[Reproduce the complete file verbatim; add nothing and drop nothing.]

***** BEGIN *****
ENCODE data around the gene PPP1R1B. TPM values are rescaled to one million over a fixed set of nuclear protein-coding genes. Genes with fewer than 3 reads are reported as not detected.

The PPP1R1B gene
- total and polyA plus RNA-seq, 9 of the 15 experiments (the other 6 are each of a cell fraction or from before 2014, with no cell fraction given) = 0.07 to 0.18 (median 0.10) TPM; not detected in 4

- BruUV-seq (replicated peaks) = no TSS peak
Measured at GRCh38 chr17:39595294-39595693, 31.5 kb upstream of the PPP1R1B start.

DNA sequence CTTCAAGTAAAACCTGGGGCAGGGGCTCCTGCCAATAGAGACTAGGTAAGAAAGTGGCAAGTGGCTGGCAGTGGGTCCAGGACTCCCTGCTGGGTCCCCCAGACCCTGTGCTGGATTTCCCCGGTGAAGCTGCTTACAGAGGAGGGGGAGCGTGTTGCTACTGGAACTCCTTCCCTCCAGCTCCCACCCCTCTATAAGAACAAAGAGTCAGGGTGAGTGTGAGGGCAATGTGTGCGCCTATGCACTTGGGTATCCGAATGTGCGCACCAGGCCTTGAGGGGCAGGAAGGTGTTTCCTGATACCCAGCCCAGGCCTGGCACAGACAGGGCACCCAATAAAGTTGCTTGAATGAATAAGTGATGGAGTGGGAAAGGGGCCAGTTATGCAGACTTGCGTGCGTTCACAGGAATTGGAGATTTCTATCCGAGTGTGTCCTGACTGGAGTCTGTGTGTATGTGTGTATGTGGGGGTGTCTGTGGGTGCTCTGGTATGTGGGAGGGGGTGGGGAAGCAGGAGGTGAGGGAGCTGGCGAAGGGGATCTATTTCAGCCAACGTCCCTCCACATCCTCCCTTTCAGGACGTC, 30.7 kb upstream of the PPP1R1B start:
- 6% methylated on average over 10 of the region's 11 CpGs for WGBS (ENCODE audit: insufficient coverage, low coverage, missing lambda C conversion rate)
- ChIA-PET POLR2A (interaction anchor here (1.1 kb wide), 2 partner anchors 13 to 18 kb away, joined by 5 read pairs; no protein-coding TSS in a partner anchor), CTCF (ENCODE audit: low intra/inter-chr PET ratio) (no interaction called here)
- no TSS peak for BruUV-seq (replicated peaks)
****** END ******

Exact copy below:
ENCODE data around the gene PPP1R1B. TPM values are rescaled to one million over a fixed set of nuclear protein-coding genes. Genes with fewer than 3 reads are reported as not detected.

The PPP1R1B gene
- total and polyA plus RNA-seq, 9 of the 15 experiments (the other 6 are each of a cell fraction or from before 2014, with no cell fraction given) = 0.07 to 0.18 (median 0.10) TPM; not detected in 4

- BruUV-seq (replicated peaks) = no TSS peak
Measured at GRCh38 chr17:39595294-39595693, 31.5 kb upstream of the PPP1R1B start.

DNA sequence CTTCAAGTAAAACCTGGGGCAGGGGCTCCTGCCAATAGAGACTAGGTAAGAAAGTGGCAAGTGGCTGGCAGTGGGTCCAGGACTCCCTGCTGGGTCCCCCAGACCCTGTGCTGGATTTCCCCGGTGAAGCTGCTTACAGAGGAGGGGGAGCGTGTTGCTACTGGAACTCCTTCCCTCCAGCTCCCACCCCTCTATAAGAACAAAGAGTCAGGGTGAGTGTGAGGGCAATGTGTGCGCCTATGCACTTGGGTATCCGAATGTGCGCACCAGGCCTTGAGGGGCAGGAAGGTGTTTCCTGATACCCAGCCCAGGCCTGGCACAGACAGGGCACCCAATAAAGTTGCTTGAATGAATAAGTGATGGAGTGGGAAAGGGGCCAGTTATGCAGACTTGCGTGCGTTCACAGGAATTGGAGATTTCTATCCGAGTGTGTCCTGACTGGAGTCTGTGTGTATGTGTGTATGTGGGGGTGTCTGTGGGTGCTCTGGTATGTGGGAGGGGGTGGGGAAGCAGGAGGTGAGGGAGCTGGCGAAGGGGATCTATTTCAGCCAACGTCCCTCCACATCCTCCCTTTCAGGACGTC, 30.7 kb upstream of the PPP1R1B start:
- 6% methylated on average over 10 of the region's 11 CpGs for WGBS (ENCODE audit: insufficient coverage, low coverage, missing lambda C conversion rate)
- ChIA-PET POLR2A (interaction anchor here (1.1 kb wide), 2 partner anchors 13 to 18 kb away, joined by 5 read pairs; no protein-coding TSS in a partner anchor), CTCF (ENCODE audit: low intra/inter-chr PET ratio) (no interaction called here)
- no TSS peak for BruUV-seq (replicated peaks)